Titanium alloys are high in strength, light and have excellent resistance to heat and corrosion. They have been used in aerospace engines, rockets, transportation, power generation, medical implants and chemical industries.
Despite being the ninth most abundant element in the Earth's crust, titanium is a very costly material compared with aluminum and steel due to the metal being notoriously difficult to refine and machine, Yang said.
One of his biggest scientific achievements was the creation of a metal casting mold with a special yttrium oxide coating that can effectively produce titanium-aluminum alloy turbine blades for aero engines without the need for additional machining, which translates to lower manufacturing costs.
The new blades are also lighter than their nickel alloy counterparts, and thus more fuel efficient.
"Scientists discover new materials in labs all the time, but turning them into useful products that can be mass-produced can take a long time," he said, adding that it typically takes about 30 years to create a new generation of aero engines, 20 of which are used to find and develop the right materials.
"This is because we have to make sure these critical materials are absolutely safe and reliable, as even a minor flaw can be catastrophic."
The deep-sea manned submersible Fendouzhe (Striver in English), which set the national diving record of 10,909 meters in 2020, is lowered into the ocean in July last year. [Photo/Xinhua]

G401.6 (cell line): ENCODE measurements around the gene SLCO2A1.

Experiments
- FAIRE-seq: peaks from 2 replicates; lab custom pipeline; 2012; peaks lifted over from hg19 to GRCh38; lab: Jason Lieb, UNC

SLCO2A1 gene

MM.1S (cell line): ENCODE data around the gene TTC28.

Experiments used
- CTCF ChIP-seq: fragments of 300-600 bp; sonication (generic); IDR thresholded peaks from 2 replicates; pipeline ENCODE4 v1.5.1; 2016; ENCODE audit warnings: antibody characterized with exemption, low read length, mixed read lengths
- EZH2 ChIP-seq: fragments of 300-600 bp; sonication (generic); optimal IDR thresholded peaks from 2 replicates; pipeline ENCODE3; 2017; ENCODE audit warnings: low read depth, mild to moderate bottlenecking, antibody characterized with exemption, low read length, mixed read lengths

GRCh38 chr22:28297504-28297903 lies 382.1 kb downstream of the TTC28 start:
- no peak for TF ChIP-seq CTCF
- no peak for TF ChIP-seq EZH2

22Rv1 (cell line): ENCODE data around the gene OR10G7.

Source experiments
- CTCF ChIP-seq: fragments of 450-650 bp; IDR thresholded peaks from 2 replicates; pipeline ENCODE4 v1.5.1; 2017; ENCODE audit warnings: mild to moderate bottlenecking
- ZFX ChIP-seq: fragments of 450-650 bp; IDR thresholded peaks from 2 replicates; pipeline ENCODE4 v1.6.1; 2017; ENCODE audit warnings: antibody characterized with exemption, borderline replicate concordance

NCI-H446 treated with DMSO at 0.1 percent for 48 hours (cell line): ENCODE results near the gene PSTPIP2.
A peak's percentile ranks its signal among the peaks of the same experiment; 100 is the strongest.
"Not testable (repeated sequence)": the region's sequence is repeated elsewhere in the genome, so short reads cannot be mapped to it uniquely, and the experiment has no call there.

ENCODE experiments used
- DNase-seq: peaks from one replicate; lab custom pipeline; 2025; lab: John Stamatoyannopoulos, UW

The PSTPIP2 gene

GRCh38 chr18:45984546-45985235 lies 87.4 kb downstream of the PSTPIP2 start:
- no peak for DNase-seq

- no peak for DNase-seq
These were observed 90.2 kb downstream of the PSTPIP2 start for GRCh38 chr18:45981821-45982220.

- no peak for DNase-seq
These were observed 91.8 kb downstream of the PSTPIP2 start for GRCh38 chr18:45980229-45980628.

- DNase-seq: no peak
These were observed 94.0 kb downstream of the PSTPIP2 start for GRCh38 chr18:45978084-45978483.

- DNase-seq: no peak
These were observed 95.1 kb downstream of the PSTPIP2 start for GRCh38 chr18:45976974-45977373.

Yang said that over the past two decades, China's materials science and engineering sector has seen major growth, with the first decade laying a solid foundation. However, the last 10 have really seen China emerge as a global science and technology powerhouse, characterized by many original breakthroughs.
"The recent progress has really made us confident and proud of our country and culture," he said.
The Chinese character for device or instrument is qi, which consists of four squares in each corner with the radical for a dog in the middle. Yang finds this ancient character, which dates back to the Shang Dynasty (c. 16th-11th century BC) surprisingly relevant to today's materials scientists and engineers.
"The four squares represent the four main applications of titanium alloys: aerospace, aviation, shipbuilding and weapons manufacturing. We (the scientists) are like the dog in the middle, pursuing innovation with tenacious and unwavering persistence," he said.